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When people walk into Faber’s Bakery and Deli, owners Ryan and Melissa Faber want them to want to come back.

The east coast-style deli and bakery offers a variety of foods that the Fabers ate when they were growing up in rural New Jersey, like taylor ham sandwiches, black-and-white cookies and pastries made by Ryan.

“It’s just food that we wanted at a fair price point,” said Melissa. “Old fashioned, big fat deli sandwiches from the East Coast.”

The husband-and-wife duo moved to Montana around six years ago, after Melissa visited for a work trip. Ryan, who has lived and baked all over the U.S., said he never imagined living in Montana until the plane touched down.

“We landed here and I saw the mountains and I was like, this is it,” he said.

Ryan worked as a baker at On The Rise Bread Co., which provides much (but not all) of the bread at Faber’s, while Melissa had a hospitality job at a national company.

Last summer, Ryan decided that after baking for 20 years, it was time to start his own deli and bakery. He gave himself a goal: By his next birthday in a year, he’d have his own shop.

But it went a lot faster than that. The owner of On The Rise, a close friend, got him in touch with the landlord for 33 South Willson, where the bakery is located. A week later, he was in the process of getting it rented and opening a business.

Faber’s held its grand opening last Thursday, in the bitter cold of the most recent cold snap. Despite the weather, the bakery sold out of the famed Taylor ham sandwiches two days in a row.

“We’re trying to showcase what people are good at,” Ryan said.

That means bread from On The Rise (with the exception of fresh baguettes and specialty lovaes crafted by Ryan) and pies from The Upper Crust, with the hopes of getting more local businesses’ products in the deli case in the coming months.

The goal, Melissa said, is to eventually expand the menu and have the deli cases totally full of food that’s good and affordable so that people can come back multiple times a week without breaking the bank.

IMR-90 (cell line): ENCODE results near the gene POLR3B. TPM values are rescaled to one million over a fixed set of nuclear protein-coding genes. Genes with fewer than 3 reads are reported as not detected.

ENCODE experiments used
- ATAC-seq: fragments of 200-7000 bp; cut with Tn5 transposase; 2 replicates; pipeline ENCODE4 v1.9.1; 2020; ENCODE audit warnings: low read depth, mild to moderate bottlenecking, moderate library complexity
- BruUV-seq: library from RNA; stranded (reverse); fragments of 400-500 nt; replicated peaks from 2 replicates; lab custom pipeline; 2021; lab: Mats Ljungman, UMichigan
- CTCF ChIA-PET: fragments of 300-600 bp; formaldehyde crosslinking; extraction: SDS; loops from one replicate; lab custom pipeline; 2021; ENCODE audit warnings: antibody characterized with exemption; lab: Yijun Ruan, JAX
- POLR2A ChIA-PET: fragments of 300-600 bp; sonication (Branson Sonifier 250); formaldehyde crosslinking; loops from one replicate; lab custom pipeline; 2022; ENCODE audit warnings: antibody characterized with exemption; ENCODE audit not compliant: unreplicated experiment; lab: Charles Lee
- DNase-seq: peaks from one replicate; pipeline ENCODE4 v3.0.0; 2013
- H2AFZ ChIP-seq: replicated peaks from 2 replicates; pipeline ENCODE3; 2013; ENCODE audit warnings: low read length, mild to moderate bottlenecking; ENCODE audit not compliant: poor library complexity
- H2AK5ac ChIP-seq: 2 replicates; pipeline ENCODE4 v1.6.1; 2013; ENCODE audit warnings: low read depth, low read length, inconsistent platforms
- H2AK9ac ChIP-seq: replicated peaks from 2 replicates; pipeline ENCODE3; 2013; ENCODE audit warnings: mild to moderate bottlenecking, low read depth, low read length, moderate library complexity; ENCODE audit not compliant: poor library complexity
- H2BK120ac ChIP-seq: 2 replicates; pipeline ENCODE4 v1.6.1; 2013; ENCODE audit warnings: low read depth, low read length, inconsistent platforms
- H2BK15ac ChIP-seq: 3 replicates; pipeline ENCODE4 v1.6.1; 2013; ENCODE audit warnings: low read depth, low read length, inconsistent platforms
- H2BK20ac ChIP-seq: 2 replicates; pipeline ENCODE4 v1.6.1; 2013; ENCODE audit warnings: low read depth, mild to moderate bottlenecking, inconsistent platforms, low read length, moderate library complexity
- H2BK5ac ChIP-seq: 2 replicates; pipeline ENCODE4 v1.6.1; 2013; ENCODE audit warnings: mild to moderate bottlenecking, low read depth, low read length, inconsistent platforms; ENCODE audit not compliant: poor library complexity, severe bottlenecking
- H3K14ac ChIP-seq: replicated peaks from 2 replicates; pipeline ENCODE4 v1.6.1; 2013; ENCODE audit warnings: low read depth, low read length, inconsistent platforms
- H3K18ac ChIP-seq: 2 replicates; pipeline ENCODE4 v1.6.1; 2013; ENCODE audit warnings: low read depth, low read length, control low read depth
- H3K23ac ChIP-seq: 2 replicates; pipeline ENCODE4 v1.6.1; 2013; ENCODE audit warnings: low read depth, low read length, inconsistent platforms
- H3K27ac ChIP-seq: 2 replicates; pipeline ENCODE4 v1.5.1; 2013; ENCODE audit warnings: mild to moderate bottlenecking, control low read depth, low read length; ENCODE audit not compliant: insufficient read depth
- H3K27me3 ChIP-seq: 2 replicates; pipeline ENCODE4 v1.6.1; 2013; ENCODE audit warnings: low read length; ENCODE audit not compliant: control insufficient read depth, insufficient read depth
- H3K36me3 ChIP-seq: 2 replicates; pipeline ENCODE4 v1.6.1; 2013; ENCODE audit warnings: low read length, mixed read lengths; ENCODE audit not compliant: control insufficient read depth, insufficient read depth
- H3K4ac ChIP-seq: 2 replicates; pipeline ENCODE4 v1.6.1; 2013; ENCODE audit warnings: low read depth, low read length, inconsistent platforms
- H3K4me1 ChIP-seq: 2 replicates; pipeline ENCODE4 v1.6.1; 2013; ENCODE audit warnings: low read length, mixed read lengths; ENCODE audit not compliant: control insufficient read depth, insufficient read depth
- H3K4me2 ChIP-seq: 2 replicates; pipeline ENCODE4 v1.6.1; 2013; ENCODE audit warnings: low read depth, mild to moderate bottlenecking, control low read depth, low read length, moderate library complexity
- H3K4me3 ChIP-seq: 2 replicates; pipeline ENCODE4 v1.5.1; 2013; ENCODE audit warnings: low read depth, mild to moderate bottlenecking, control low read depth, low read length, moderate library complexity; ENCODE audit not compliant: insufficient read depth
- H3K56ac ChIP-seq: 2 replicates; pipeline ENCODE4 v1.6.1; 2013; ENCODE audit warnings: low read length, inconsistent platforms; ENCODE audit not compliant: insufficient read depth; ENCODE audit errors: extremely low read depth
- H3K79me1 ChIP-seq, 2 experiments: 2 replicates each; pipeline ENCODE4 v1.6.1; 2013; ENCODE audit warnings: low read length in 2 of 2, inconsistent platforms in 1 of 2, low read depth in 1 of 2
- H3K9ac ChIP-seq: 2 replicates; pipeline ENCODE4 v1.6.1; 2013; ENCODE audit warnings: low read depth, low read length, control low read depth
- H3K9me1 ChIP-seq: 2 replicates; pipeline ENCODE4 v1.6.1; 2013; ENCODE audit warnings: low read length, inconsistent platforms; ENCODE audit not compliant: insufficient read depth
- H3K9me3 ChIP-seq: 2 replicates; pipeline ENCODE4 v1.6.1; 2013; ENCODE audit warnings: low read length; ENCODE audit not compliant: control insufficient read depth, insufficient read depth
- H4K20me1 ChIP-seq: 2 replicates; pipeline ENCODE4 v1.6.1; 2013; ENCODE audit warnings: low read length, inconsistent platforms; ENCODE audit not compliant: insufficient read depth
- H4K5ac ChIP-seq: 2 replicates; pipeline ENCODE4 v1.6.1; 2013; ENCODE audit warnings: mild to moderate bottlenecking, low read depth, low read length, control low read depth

While opening a business during a pandemic was daunting, Melissa said it felt a little easier than it may have been otherwise because, in building a business from the ground up, they could just make COVID-19 precautions part of the structure. Ryan’s workspace, for instance, is separated from the public by large panes of glass, and the cashier system has an option for touch-free payment.

Early in the pandemic, Melissa was furloughed and then outright laid off from her hospital job. But that was almost a blessing in disguise, she said: She got to help get Faber’s up and running. And she gets to be part of something that makes more jobs for Bozeman, something she appreciated even more after being laid off — Faber’s has one employee and is looking to hire between five and ten more.

“In retrospect, it was really good timing,” she said.

When people think of New Jersey, the Fabers say they often think of the cities and the beaches, which isn’t the Jersey that they’re both from. Melissa and Ryan grew up less than half an hour away from each other, both in towns much smaller than Bozeman. Big stores like Target were around an hour away. So the city-meets-small-town vibe of Bozeman was just what they were looking for.

“I wouldn’t change any of it. I love Bozeman,” Melissa said. “And now we have food we missed.”

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Melissa Loveridge can be reached at mloveridge@dailychronicle.com or at (406) 582-2651.

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